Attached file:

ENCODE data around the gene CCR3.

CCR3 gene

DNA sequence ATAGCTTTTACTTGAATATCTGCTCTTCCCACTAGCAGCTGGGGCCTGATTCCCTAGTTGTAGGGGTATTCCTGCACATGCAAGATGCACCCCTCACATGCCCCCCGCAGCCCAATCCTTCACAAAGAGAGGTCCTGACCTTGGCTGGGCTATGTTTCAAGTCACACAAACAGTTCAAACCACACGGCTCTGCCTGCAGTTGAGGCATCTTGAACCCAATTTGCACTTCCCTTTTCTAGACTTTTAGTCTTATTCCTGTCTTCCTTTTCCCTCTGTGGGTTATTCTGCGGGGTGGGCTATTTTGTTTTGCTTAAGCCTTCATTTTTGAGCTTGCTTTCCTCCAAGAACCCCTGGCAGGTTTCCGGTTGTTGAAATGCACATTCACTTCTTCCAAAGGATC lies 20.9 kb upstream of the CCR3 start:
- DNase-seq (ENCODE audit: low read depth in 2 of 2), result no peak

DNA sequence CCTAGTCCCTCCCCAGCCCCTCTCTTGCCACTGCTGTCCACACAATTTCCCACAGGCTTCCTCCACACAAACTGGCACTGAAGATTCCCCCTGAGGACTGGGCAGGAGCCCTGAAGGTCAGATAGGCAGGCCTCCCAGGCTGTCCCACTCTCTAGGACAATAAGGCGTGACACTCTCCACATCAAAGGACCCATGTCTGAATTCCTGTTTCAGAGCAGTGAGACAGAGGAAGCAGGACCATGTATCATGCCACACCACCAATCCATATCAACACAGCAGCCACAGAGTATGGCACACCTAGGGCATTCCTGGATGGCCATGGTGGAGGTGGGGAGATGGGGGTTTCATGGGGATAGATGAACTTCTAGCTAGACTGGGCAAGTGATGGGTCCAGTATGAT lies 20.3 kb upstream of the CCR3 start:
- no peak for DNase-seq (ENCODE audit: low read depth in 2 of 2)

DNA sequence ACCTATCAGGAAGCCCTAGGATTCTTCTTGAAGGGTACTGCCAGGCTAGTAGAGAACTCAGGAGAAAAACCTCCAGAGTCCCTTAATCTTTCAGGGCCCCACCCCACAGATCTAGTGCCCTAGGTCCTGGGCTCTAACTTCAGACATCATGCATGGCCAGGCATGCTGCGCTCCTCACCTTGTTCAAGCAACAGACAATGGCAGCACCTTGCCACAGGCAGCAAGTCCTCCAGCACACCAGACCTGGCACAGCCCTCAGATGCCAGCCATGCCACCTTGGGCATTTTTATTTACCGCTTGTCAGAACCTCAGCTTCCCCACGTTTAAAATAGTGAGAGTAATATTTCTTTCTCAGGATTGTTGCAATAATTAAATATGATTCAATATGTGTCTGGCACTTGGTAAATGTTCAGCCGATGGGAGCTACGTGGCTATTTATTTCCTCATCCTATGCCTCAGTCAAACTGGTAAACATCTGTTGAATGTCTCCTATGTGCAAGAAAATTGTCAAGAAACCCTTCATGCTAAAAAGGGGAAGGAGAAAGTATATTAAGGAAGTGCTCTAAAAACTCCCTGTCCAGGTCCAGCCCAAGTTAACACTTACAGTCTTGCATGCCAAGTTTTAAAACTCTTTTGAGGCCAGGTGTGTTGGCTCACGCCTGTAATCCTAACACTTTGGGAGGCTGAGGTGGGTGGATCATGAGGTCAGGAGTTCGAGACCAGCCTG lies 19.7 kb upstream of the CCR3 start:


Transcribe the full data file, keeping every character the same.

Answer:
ENCODE data around the gene CCR3.

CCR3 gene

DNA sequence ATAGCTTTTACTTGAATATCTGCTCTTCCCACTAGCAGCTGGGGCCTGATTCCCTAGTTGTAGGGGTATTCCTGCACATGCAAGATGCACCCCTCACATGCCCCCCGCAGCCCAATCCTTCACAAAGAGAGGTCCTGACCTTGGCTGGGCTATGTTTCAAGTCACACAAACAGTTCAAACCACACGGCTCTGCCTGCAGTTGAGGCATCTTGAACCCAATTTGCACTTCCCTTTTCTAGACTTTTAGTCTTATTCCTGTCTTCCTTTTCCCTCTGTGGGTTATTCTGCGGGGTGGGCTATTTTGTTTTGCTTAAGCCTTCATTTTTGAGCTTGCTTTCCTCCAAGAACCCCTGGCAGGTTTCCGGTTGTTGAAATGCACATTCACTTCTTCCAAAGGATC lies 20.9 kb upstream of the CCR3 start:
- DNase-seq (ENCODE audit: low read depth in 2 of 2), result no peak

DNA sequence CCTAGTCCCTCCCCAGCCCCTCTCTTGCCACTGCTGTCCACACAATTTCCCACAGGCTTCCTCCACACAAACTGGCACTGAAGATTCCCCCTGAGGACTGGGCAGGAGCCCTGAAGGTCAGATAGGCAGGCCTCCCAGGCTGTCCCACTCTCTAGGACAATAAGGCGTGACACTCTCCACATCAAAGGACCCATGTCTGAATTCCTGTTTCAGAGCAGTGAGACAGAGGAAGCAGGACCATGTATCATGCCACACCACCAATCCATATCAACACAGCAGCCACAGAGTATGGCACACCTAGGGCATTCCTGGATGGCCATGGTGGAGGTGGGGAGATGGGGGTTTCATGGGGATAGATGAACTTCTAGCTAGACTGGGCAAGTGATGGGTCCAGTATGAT lies 20.3 kb upstream of the CCR3 start:
- no peak for DNase-seq (ENCODE audit: low read depth in 2 of 2)

DNA sequence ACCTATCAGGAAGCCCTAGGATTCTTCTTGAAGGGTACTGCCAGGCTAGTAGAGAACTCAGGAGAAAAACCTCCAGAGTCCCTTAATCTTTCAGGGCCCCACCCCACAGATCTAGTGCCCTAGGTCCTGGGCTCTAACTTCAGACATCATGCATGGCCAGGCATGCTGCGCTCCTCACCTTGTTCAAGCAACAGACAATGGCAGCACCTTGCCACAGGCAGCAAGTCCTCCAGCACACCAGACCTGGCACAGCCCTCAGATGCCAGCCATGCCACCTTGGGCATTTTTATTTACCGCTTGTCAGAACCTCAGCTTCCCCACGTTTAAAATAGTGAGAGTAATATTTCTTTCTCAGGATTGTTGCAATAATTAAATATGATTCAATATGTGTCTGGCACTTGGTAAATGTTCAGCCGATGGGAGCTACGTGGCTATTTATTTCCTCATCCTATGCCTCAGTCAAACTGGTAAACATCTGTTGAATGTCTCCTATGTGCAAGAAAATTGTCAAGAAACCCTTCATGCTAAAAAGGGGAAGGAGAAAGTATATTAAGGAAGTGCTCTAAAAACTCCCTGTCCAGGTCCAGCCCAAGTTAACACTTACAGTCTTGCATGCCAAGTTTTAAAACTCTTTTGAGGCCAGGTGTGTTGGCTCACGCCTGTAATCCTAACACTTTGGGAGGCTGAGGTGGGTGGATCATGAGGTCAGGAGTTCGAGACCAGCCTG lies 19.7 kb upstream of the CCR3 start: